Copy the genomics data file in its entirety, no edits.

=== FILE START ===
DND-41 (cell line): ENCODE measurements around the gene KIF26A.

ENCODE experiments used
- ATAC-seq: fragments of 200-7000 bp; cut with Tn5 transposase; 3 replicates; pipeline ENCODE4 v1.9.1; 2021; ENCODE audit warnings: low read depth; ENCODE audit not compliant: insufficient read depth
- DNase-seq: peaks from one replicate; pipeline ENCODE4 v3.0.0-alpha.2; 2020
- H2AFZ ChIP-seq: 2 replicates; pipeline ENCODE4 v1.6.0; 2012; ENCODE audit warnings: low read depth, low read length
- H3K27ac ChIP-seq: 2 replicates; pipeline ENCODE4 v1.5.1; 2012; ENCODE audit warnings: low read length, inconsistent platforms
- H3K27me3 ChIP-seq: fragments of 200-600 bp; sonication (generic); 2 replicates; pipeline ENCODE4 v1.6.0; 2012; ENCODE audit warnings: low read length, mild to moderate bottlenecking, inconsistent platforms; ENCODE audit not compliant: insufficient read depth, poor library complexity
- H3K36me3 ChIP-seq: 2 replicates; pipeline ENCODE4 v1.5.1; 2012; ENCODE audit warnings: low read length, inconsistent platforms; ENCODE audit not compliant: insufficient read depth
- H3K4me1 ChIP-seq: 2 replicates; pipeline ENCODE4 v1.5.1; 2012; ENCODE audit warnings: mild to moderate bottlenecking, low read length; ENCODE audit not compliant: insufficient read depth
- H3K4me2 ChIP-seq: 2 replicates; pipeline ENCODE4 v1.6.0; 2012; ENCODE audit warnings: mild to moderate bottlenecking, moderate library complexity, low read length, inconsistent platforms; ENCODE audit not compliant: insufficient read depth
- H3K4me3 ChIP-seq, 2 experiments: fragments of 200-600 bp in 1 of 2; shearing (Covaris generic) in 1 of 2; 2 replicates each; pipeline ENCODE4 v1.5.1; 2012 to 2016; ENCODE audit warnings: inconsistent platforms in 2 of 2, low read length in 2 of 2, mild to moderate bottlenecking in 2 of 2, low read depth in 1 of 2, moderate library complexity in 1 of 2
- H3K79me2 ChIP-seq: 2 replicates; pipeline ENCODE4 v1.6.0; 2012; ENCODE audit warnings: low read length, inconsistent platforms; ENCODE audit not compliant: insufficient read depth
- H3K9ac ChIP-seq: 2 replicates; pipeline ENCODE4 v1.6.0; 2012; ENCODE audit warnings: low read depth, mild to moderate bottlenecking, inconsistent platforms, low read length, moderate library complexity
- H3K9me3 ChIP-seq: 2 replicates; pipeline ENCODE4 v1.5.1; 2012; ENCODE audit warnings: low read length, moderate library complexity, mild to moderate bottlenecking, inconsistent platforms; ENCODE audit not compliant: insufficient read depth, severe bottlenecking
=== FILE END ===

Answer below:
DND-41 (cell line): ENCODE measurements around the gene KIF26A.

ENCODE experiments used
- ATAC-seq: fragments of 200-7000 bp; cut with Tn5 transposase; 3 replicates; pipeline ENCODE4 v1.9.1; 2021; ENCODE audit warnings: low read depth; ENCODE audit not compliant: insufficient read depth
- DNase-seq: peaks from one replicate; pipeline ENCODE4 v3.0.0-alpha.2; 2020
- H2AFZ ChIP-seq: 2 replicates; pipeline ENCODE4 v1.6.0; 2012; ENCODE audit warnings: low read depth, low read length
- H3K27ac ChIP-seq: 2 replicates; pipeline ENCODE4 v1.5.1; 2012; ENCODE audit warnings: low read length, inconsistent platforms
- H3K27me3 ChIP-seq: fragments of 200-600 bp; sonication (generic); 2 replicates; pipeline ENCODE4 v1.6.0; 2012; ENCODE audit warnings: low read length, mild to moderate bottlenecking, inconsistent platforms; ENCODE audit not compliant: insufficient read depth, poor library complexity
- H3K36me3 ChIP-seq: 2 replicates; pipeline ENCODE4 v1.5.1; 2012; ENCODE audit warnings: low read length, inconsistent platforms; ENCODE audit not compliant: insufficient read depth
- H3K4me1 ChIP-seq: 2 replicates; pipeline ENCODE4 v1.5.1; 2012; ENCODE audit warnings: mild to moderate bottlenecking, low read length; ENCODE audit not compliant: insufficient read depth
- H3K4me2 ChIP-seq: 2 replicates; pipeline ENCODE4 v1.6.0; 2012; ENCODE audit warnings: mild to moderate bottlenecking, moderate library complexity, low read length, inconsistent platforms; ENCODE audit not compliant: insufficient read depth
- H3K4me3 ChIP-seq, 2 experiments: fragments of 200-600 bp in 1 of 2; shearing (Covaris generic) in 1 of 2; 2 replicates each; pipeline ENCODE4 v1.5.1; 2012 to 2016; ENCODE audit warnings: inconsistent platforms in 2 of 2, low read length in 2 of 2, mild to moderate bottlenecking in 2 of 2, low read depth in 1 of 2, moderate library complexity in 1 of 2
- H3K79me2 ChIP-seq: 2 replicates; pipeline ENCODE4 v1.6.0; 2012; ENCODE audit warnings: low read length, inconsistent platforms; ENCODE audit not compliant: insufficient read depth
- H3K9ac ChIP-seq: 2 replicates; pipeline ENCODE4 v1.6.0; 2012; ENCODE audit warnings: low read depth, mild to moderate bottlenecking, inconsistent platforms, low read length, moderate library complexity
- H3K9me3 ChIP-seq: 2 replicates; pipeline ENCODE4 v1.5.1; 2012; ENCODE audit warnings: low read length, moderate library complexity, mild to moderate bottlenecking, inconsistent platforms; ENCODE audit not compliant: insufficient read depth, severe bottlenecking